Songkran 'Save Parents' campaign aims to douse Covid-19
The Department of Health has asked children to avoid visiting their parents and elderly family members during the Songkran Festival -- known as Thai New Year -- to protect the highly vulnerable from Covid-19.
"We want to make sure that during Songkran, senior citizens are safe from Covid-19 transmission. So young people, who represent the country's largest disease carrier group, should participate in the "Save Parents" campaign, making them free from the deadly disease," Dr Panpimol Wipulakorn, secretary-general of the Department of Health, told media during a press conference to launch the campaign on Monday.
Under the "Save Parents" campaign, young family members are being asked to refrain from having physical contact or getting close to their elders, who are most vulnerable to the disease.
The campaign was launched to coincide with the Songkran Festival, which runs from the end of this week until next. Although the government cancelled national holidays and ritual water splashing events, Dr Panpimol said some people are still expected to return home and visit their parents, adding some might even defy the water splashing ban.
Dr Panpimol has pleaded with young people to refrain from visiting elderly parents, asking them to communicate online instead.
Those who live with elderly family members should refrain from physical contact, especially hugging, she said, adding they must also avoid splashing water on them.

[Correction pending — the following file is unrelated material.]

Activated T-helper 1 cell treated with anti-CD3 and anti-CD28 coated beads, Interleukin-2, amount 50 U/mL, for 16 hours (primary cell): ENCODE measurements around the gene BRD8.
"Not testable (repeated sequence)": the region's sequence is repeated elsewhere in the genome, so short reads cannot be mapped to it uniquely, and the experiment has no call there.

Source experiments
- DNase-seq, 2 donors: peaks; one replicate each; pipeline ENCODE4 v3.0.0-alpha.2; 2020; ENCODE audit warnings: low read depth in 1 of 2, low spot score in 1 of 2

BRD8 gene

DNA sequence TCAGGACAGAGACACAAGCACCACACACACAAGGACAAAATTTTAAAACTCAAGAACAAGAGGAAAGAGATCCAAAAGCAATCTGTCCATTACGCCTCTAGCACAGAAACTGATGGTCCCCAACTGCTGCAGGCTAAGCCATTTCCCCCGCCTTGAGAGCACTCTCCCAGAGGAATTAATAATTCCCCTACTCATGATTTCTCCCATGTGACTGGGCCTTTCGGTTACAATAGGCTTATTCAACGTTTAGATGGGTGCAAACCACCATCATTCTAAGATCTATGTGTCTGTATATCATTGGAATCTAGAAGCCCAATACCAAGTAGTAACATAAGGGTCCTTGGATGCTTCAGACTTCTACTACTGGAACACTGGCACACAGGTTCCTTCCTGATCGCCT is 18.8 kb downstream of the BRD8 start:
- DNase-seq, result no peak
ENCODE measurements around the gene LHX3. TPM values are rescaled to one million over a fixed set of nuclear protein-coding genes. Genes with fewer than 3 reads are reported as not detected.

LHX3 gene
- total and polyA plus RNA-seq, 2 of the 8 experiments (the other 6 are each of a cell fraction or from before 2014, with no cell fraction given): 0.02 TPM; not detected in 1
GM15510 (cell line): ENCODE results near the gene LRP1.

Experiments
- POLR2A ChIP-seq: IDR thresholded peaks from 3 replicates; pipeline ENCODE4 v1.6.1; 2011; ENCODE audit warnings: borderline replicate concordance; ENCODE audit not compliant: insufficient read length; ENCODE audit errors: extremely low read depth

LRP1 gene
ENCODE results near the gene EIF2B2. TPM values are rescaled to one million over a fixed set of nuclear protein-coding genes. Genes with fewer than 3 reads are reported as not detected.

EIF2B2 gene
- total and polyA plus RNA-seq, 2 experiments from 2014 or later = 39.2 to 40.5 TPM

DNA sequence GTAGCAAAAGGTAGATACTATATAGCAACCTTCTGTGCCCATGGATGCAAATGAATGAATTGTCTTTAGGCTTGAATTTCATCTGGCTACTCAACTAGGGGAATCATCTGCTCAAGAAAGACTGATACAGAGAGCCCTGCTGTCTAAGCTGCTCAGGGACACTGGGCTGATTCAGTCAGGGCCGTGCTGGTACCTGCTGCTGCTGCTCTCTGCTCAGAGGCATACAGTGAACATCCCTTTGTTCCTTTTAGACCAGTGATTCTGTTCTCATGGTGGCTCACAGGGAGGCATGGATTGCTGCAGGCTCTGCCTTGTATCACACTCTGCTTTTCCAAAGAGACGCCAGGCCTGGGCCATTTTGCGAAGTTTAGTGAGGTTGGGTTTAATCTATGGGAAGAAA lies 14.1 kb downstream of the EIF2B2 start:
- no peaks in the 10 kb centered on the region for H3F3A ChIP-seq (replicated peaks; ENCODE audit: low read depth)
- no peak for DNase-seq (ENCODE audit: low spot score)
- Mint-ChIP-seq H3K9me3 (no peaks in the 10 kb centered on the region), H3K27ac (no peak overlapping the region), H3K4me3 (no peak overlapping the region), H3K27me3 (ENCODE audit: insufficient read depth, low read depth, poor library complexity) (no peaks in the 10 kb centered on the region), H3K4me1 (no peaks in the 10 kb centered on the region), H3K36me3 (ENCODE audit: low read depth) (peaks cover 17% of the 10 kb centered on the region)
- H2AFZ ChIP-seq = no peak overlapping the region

According to the Ministry of Public Health, the risk from the coroanvirus rises with age. The mortality rate for patients aged 60-69 year from the disease is 0.7%. That figure rises exponentially to 10.5% for those aged 70-79, and 16.7% for those 80 and above.
Social interaction with their own family members is a primary cause for elderly infections, according to the Centre for Covid-19 Situation Administration (CCSA).
Approximately 35% of patients in Greater Bangkok aged 60 and above contracted Covid-19 from family members, 21% from friends, 16% from regularly frequented places (cafes, shops, etc), 22% from colleagues and the rest from unidentified sources, according to the CCSA's data, spanning from January to April 4.
A similar trend was found among elderly patients in the provinces. Some 49% contracted the virus from family members, 13% from friends, 14% from from regularly frequented places, 15% from colleagues and the rest from unidentified sources.